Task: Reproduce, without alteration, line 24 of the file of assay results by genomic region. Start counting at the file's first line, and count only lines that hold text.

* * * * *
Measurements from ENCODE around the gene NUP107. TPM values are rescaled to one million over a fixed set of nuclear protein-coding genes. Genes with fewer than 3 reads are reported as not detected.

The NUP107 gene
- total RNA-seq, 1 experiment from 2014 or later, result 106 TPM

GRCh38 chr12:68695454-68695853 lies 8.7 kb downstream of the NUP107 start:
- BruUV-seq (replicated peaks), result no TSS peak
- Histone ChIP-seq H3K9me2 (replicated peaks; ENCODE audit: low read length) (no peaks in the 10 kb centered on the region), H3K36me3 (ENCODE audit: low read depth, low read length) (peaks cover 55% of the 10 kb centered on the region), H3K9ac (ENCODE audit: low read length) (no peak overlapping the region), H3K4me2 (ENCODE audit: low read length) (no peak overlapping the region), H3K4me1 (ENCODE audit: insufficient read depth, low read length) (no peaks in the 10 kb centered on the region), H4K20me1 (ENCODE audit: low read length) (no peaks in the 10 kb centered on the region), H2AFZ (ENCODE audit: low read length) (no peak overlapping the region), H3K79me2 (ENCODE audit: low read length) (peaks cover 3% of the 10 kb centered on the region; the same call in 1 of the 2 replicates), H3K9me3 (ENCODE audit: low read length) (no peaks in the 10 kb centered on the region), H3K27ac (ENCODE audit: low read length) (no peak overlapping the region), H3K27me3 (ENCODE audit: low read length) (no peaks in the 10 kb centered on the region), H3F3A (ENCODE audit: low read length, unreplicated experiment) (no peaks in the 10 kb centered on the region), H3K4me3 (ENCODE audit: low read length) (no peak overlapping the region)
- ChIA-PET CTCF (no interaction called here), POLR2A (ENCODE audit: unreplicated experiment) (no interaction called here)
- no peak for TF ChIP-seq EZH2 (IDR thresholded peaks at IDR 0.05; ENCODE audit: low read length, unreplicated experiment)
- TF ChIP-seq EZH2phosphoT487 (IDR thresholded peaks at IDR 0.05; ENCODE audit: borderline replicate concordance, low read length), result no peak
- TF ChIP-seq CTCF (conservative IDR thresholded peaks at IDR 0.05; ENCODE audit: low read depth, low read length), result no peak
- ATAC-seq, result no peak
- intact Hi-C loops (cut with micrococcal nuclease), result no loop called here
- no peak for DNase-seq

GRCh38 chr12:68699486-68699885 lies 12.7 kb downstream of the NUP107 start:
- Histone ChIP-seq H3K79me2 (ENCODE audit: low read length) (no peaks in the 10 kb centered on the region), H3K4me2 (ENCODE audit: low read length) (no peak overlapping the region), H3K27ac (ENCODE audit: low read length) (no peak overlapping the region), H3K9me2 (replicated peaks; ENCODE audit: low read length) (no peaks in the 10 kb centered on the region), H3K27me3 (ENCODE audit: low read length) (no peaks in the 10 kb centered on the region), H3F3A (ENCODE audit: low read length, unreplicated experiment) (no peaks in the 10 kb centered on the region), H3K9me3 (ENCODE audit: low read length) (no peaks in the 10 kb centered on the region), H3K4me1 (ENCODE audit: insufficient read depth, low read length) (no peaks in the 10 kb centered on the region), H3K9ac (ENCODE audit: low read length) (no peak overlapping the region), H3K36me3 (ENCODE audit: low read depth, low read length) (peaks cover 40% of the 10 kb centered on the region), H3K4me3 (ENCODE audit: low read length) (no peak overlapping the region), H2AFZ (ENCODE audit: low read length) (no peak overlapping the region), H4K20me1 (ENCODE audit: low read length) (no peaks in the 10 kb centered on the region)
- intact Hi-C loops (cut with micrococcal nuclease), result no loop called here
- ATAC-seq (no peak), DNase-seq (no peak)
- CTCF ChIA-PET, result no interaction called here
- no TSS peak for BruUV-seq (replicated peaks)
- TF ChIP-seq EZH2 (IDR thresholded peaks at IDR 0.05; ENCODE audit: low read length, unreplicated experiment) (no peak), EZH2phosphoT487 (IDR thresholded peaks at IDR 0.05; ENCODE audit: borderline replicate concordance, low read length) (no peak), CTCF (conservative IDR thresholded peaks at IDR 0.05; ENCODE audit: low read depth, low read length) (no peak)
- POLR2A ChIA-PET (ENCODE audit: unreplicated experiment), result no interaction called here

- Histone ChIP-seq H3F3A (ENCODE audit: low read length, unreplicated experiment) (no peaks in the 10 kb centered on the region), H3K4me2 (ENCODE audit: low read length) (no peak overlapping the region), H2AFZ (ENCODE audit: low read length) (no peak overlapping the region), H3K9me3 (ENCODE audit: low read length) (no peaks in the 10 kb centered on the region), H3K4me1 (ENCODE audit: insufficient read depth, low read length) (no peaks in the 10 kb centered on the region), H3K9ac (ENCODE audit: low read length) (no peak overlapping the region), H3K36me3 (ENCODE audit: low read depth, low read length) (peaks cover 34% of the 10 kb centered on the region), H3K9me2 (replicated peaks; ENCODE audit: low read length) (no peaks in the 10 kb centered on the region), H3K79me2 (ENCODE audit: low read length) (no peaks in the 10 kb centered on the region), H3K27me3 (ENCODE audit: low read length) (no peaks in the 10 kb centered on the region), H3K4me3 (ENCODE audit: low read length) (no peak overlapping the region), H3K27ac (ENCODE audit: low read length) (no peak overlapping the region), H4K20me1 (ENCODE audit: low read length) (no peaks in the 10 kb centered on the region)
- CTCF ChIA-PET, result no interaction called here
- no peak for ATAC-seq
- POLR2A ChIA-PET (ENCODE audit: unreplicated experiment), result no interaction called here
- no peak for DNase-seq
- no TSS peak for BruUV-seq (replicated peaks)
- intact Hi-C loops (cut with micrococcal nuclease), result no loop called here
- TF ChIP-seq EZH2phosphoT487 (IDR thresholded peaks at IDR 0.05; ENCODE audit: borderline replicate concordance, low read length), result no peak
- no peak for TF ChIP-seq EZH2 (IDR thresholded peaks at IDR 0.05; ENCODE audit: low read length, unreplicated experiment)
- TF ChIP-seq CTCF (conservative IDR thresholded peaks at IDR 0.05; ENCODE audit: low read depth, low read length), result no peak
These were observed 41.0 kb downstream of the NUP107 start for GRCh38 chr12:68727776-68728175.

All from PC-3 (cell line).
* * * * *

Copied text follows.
- no peak for ATAC-seq